In the wake of an earthquake, which struck Markham Valley in eastern Papua New Guinea on Sunday 11 September, MAF has been medevacking injured people and undertaking aerial surveys in partnership with the UN, WHO and PNG government to assess the damage. We bring you the latest on the relief efforts…
The first earthquake, which struck at 9:46am local time on Sunday, has left at least nine people dead with many more missing or buried under landslides.
Its epicentre, Markham Valley in Morobe Province, is 67 kilometres from the town of Kainantu, but tremors were felt some 310 miles away in the capital Port Moresby, according to the US Geological Survey.
Morobe Province, Eastern Highlands and Madang Town are the worst affected areas according to the ‘Papua New Guinea Disaster Management Team’, which comprises of UN agencies, PNG’s National Disaster Centre and various NGOs.
These remote, mountainous areas make relief efforts impossible to execute by road.
Three hours after the first earthquake hit, MAF was airborne at 12:46pm undertaking aerial surveys to assess damage and to ascertain ‘immediate need’. This was initially hampered by dense cloud cover.
A second such flight took place on Monday 12 September revealing a number of landslides, which have damaged the region’s power grid causing a bush fire.
Internet cables and health centres have also been damaged along with major disruption to the Highlands Highway, which connects several of PNG’s main cities.
Such critical information gleaned from these flights – piloted by MAF’s Arjan Paas, Brad Venter and Tim Neufeld – are informing the UN’s disaster response.
Since the first earthquake, two smaller earthquakes (aftershocks) of 5 and 5.2 magnitude occurred hours later near the first epicentre of Markham Valley causing further damage, according to the US Geological Survey.
Over 450 houses have collapsed in Madang Town, Leron-Wantoat and Uni-Atzera, injuring around 30 people. More than 50 families have been displaced in Morobe Province and schools have been closed (source: PNG Disaster Management Team).
Many of the collapsed houses were ‘semi-permanent’ structures made from lightweight materials and elevated on wooden posts.
Immediate needs include emergency shelter, access to clean water, bedding, basic kitchen and household items, and psychosocial support for children.
At the University of Goroka, more than 1,600 boarding students are currently staying in classrooms or with relatives, after their multi-story dormitory was damaged. Some students are recovering from their injuries in hospital. The university has suspended classes for two weeks.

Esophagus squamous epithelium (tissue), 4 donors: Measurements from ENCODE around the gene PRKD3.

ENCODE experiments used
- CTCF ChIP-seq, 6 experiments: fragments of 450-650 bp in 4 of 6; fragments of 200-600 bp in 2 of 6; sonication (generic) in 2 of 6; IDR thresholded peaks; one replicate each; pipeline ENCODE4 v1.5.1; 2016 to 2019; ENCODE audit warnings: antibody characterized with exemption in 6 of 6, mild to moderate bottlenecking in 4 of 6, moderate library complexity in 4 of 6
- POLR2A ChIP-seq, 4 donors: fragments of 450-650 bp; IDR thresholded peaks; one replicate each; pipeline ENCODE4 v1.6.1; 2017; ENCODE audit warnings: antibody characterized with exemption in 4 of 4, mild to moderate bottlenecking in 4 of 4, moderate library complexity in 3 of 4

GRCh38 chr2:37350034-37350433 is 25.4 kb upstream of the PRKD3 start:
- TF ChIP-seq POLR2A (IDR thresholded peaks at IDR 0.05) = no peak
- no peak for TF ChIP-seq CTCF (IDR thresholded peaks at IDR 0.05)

MAF medevacs the injured
On Monday, MAF medevacked a total of five people injured by landslides. Most of the casualties were flown from Mibu in Madang Province – 30km from the epicentre – to Saidor, so that they could receive medical care. Another patient was medevacked from Andakombe to Goroka. Injuries ranged from open wounds, damaged legs and a torso pierced by a broken branch.
117kg of food aid was also delivered from Goroka to Mibu.
Mibu Airstrip was only re-opened last October following substantial repairs to meet safety standards.
PNG’s ‘National Command Centre Response’ has warned residents about potentially more aftershocks and landslides. People living in the coastal areas, which could be at risk of tsunamis, are being urged to travel inland.
Fortunately, this latest earthquake and aftershocks have caused less damage than PNG’s 2018 earthquake, which struck Hela Province in western PNG claiming around 150 lives and displacing 20,000 people (source: UN).
MAF PNG’s country director Todd Aebischer, says:
‘This earthquake is much less severe than the 2018 quake that did so much damage. The 2018 earthquake occurred during the wet season when the ground was very susceptible to landslides.
‘This time, the ground has been quite dry, so it’s more stable. We are grateful that no injuries or major damage to MAF staff or property have been reported to date.’
Thrown in at the deep end
MAF PNG’s programme safety manager Dom Sant has been helping to coordinate MAF’s response, which includes assessing security and community damage reports from rural communities.
Having only moved to PNG in January this year, it’s the first disaster response Dom has been involved with:
‘I received an early call on Sunday 11 September on my emergency phone from our MAF base in Madang and was asked to take the lead on mapping communities that were affected by the earthquake.
‘We’ve been helping with aerial assessments close to the epicentre in Eastern Highlands Province. This is the first disaster I’ve supported since moving to PNG and I hope it will be my last!’
Dom Sant, MAF PNG’s programme safety manager
No MAF staff have been harmed, but MAF’s hostel in Aiyura, Eastern Highlands has sustained damage to water tanks, appliances and supplies.
MAF will continue to offer surveillance flights and medical assistance where required.